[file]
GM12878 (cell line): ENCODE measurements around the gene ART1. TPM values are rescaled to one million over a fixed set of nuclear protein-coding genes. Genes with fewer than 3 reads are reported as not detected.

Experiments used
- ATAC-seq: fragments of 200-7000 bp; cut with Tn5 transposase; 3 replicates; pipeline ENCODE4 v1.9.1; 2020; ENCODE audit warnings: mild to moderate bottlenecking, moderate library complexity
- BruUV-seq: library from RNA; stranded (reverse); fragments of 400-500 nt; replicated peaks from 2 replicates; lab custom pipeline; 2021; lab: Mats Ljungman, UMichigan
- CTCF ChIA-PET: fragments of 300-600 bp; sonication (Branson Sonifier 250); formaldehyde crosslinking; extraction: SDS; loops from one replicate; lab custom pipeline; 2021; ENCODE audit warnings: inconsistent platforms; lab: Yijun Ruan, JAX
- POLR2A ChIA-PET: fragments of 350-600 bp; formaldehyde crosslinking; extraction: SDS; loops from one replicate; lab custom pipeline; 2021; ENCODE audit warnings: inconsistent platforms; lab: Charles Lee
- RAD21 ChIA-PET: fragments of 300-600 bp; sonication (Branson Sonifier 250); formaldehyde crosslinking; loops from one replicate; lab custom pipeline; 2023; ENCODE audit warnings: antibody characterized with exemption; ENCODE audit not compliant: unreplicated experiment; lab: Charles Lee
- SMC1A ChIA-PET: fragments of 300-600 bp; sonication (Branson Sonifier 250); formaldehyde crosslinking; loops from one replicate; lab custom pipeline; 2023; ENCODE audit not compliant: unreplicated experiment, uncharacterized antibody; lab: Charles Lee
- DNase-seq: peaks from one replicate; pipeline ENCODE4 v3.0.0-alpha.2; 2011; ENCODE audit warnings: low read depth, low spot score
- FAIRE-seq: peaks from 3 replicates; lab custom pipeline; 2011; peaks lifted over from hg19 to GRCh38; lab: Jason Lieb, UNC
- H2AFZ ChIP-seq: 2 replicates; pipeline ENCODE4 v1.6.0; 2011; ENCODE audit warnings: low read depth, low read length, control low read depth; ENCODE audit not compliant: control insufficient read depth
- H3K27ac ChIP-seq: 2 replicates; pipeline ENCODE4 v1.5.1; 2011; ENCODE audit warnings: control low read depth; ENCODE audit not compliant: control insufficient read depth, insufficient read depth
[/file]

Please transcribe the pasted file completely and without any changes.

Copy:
GM12878 (cell line): ENCODE measurements around the gene ART1. TPM values are rescaled to one million over a fixed set of nuclear protein-coding genes. Genes with fewer than 3 reads are reported as not detected.

Experiments used
- ATAC-seq: fragments of 200-7000 bp; cut with Tn5 transposase; 3 replicates; pipeline ENCODE4 v1.9.1; 2020; ENCODE audit warnings: mild to moderate bottlenecking, moderate library complexity
- BruUV-seq: library from RNA; stranded (reverse); fragments of 400-500 nt; replicated peaks from 2 replicates; lab custom pipeline; 2021; lab: Mats Ljungman, UMichigan
- CTCF ChIA-PET: fragments of 300-600 bp; sonication (Branson Sonifier 250); formaldehyde crosslinking; extraction: SDS; loops from one replicate; lab custom pipeline; 2021; ENCODE audit warnings: inconsistent platforms; lab: Yijun Ruan, JAX
- POLR2A ChIA-PET: fragments of 350-600 bp; formaldehyde crosslinking; extraction: SDS; loops from one replicate; lab custom pipeline; 2021; ENCODE audit warnings: inconsistent platforms; lab: Charles Lee
- RAD21 ChIA-PET: fragments of 300-600 bp; sonication (Branson Sonifier 250); formaldehyde crosslinking; loops from one replicate; lab custom pipeline; 2023; ENCODE audit warnings: antibody characterized with exemption; ENCODE audit not compliant: unreplicated experiment; lab: Charles Lee
- SMC1A ChIA-PET: fragments of 300-600 bp; sonication (Branson Sonifier 250); formaldehyde crosslinking; loops from one replicate; lab custom pipeline; 2023; ENCODE audit not compliant: unreplicated experiment, uncharacterized antibody; lab: Charles Lee
- DNase-seq: peaks from one replicate; pipeline ENCODE4 v3.0.0-alpha.2; 2011; ENCODE audit warnings: low read depth, low spot score
- FAIRE-seq: peaks from 3 replicates; lab custom pipeline; 2011; peaks lifted over from hg19 to GRCh38; lab: Jason Lieb, UNC
- H2AFZ ChIP-seq: 2 replicates; pipeline ENCODE4 v1.6.0; 2011; ENCODE audit warnings: low read depth, low read length, control low read depth; ENCODE audit not compliant: control insufficient read depth
- H3K27ac ChIP-seq: 2 replicates; pipeline ENCODE4 v1.5.1; 2011; ENCODE audit warnings: control low read depth; ENCODE audit not compliant: control insufficient read depth, insufficient read depth